Round lips loosen up the traction they have on the surface, allowing for smoother slides. Square lips maximize the contact patch to give you a better grip. Some riders may opt for triangular beveled lips to get the best of both worlds. With these edges, you get a solid combination of grip and slide. Sharp edges give you the most grip among the four types, but they will slow you down significantly.

Your wheel edge selection should match the style you are riding. For example, you don't want to put sharp edges on when downhill riding because speed and sliding is your goal.

Core Position

The core is a spherical polymeric ring that supports the bearings and provides a location for the flexible polyurethane to connect. The dimensions and shape of the core will make little impact on the ordinary rider; however, a bigger core will allow for less distortion of the surrounding urethane, frequently improving the wheel's slide-ability.

What matters most about the core is its location inside the wheel and how it affects performance. The wheel's inner lip applies the most force when entering a slide. The amount of urethane accessible to enhance the wheel's grip depends on where the core is situated within the wheel.

Your wheels have three core placements: sideset, offset, and centerset. Sideset placement is fantastic for effortless slides because there is minimal urethane involvement. Offset wheels have a solid balance of grip and slide for any rider. Centerset wheels last longer because you can flip them when they start to wear down due to their symmetry. They provide the most grip among the three versions and have a high durometer to allow for better sliding.

Wheel Types

Now that you know the intricacies of choosing your wheels, let's break it down into the basic four riding methods to find the optimal wheels for your board.

People's leanings vary for cruising wheels, but most steer towards a wheel that has a softer durometer and is slightly larger than average. This configuration lets the rider feel completely in control regardless of the type of surface they are riding on.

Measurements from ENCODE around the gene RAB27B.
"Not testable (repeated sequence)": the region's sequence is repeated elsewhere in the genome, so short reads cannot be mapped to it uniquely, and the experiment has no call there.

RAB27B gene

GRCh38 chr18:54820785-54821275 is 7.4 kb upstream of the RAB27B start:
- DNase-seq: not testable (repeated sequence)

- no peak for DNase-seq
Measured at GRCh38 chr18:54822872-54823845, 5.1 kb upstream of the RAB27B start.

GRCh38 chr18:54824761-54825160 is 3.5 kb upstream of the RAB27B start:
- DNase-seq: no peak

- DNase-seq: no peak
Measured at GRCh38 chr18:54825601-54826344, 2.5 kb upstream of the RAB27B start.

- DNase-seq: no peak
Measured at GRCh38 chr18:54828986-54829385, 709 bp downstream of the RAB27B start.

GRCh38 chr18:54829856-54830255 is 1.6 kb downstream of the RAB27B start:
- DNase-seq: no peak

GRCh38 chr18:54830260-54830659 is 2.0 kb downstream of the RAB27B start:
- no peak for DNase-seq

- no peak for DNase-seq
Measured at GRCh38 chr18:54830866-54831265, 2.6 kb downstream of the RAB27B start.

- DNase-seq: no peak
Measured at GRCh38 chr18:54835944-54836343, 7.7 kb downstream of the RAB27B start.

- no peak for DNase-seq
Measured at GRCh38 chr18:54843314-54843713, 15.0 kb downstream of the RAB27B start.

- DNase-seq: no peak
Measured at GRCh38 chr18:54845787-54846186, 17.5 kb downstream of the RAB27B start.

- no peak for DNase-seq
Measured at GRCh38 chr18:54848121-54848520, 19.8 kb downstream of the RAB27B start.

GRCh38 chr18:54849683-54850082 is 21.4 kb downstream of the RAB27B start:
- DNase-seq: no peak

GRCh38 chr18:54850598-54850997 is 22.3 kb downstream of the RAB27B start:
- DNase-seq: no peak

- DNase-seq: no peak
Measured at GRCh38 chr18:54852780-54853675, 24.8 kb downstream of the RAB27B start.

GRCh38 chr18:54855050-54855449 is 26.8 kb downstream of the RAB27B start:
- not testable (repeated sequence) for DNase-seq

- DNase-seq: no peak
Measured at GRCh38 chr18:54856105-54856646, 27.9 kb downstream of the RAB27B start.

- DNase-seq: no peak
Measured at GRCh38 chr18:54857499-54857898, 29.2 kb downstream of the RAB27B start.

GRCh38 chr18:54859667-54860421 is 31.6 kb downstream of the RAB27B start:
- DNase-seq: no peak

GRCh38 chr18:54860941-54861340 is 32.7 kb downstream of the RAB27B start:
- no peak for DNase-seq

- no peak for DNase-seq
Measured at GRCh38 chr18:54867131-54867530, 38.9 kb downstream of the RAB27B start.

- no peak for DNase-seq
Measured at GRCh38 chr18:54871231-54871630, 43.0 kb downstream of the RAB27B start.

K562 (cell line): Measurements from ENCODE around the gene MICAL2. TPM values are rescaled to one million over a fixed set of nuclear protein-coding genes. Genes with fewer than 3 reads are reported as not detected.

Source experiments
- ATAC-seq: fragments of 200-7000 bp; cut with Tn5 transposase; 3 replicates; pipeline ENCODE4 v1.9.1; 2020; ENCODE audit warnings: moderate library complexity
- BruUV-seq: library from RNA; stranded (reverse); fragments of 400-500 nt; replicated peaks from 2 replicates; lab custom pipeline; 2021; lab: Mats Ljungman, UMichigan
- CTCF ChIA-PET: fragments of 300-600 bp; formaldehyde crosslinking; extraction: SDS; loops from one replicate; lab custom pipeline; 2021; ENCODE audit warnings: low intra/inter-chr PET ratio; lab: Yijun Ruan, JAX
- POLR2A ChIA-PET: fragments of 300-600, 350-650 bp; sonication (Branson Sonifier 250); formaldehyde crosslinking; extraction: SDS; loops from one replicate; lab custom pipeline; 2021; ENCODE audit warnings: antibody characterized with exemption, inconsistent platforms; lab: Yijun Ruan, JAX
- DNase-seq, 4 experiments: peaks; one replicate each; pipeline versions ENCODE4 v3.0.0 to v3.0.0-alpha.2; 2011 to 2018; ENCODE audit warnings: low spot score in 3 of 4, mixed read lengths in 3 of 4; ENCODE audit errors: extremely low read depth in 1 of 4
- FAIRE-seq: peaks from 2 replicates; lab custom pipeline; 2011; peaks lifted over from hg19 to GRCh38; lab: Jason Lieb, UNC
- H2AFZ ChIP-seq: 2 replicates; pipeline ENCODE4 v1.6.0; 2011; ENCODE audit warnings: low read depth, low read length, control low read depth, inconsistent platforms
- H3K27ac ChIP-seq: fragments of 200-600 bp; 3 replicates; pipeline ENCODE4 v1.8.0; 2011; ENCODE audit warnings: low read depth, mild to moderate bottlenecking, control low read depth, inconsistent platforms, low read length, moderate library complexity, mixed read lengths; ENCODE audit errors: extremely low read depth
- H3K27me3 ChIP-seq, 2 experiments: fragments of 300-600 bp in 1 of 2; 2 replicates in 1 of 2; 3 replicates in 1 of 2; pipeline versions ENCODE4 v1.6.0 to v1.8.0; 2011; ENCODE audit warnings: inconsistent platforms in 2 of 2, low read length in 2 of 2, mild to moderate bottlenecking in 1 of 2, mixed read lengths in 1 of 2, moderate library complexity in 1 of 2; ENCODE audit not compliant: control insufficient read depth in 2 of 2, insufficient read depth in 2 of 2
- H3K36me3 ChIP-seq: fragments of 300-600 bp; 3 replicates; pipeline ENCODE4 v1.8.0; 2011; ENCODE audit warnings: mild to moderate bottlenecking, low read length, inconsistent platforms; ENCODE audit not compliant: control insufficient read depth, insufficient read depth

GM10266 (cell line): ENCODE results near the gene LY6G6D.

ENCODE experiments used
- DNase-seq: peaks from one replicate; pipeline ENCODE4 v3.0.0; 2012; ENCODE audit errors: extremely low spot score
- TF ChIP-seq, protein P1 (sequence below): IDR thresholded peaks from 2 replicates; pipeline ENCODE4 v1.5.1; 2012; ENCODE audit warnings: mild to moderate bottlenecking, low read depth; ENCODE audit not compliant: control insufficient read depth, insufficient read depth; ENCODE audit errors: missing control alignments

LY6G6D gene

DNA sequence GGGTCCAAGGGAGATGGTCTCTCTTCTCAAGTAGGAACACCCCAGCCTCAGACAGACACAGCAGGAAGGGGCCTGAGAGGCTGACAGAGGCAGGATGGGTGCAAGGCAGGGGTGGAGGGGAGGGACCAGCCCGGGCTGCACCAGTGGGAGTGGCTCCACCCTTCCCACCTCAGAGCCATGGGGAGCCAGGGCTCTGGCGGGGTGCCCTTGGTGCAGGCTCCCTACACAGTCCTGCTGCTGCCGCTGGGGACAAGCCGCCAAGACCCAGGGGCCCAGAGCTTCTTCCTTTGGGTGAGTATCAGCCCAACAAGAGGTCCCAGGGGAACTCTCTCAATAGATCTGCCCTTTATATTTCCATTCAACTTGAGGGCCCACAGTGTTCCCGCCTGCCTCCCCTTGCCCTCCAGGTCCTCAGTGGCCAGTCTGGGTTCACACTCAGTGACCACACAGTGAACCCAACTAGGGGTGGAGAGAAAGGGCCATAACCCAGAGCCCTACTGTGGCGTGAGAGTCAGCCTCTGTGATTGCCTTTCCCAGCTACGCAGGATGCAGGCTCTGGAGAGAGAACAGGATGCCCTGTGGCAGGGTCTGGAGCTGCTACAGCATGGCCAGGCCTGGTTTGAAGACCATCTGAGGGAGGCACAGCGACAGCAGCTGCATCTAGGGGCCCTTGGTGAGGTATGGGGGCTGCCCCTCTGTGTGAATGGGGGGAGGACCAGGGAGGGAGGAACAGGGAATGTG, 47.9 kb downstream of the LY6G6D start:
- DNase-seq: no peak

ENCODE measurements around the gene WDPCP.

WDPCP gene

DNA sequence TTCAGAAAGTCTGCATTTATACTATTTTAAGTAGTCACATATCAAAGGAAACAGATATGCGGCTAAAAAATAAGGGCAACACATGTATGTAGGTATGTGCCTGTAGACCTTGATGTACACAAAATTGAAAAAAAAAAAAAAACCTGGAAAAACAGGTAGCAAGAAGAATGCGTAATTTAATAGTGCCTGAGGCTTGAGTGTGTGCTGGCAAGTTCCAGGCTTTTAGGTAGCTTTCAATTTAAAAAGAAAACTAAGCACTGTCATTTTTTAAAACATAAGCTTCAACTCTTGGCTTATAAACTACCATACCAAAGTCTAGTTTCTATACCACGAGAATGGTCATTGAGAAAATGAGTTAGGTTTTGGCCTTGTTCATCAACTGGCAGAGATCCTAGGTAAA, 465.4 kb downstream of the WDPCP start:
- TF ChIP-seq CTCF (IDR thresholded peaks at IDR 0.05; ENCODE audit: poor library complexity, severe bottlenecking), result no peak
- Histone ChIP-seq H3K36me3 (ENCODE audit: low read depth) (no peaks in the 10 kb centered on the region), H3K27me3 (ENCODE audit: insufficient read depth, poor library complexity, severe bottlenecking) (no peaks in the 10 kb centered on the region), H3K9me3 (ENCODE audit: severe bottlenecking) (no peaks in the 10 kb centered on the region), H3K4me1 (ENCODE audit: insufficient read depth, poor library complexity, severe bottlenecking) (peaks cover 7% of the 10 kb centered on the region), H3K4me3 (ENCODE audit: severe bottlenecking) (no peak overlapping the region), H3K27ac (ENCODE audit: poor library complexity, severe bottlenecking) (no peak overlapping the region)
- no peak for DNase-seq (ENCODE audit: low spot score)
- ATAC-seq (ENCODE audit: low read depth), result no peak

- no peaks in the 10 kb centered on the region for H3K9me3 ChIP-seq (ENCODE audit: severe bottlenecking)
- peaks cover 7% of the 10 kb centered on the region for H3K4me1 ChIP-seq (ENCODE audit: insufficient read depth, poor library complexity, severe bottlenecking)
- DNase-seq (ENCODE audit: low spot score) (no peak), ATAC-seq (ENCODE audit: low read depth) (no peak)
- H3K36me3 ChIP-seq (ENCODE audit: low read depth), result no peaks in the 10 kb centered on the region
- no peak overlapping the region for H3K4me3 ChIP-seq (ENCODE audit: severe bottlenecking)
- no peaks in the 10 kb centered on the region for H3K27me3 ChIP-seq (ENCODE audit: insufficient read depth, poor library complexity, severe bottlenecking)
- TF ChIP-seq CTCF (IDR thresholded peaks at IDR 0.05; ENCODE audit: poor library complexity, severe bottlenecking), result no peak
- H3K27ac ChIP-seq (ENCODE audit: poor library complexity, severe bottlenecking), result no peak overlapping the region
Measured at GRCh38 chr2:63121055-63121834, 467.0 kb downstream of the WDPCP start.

For the park and street riders, smaller and stiffer wheels make it easier for you to perform tricks without many hitches. Harder wheels can cushion your drop without hampering your ability to coast on rails and ledges.

Downhill wheels depend on whether you want pure speed or have some semblance of control. If speed is your objective, large and hard wheels are your best bet. In contrast, smaller wheels offer you more control.

The form of most freeride wheels is like that of a typical shortboard wheel, but they are bigger and made of softer durometer urethane. Most will seem to be centerset, but they are slightly offset to provide a great mix of grip and glide. Because everyone slides differently depending on their size, weight, and riding style, freeride wheels offer the most range of variability in form, core location, and durometer.

Going above 75mm for a freeride wheel, on the other hand, increases the chance of bad sliding. This is due to the urethane used to provide the height deforming and gripping, making slides more difficult to commence and less predictable. Specifications for this wheel are in the rider's hands and what makes them comfortable.

After learning how changing your wheels can drastically change your ride, you can narrow down the type of wheels you need for drop through longboards for sale at The Longboard Store. We have various wheels in stock for all styles that work well on any longboard. If you don't know what style best fits you, take our quiz to help guide your way!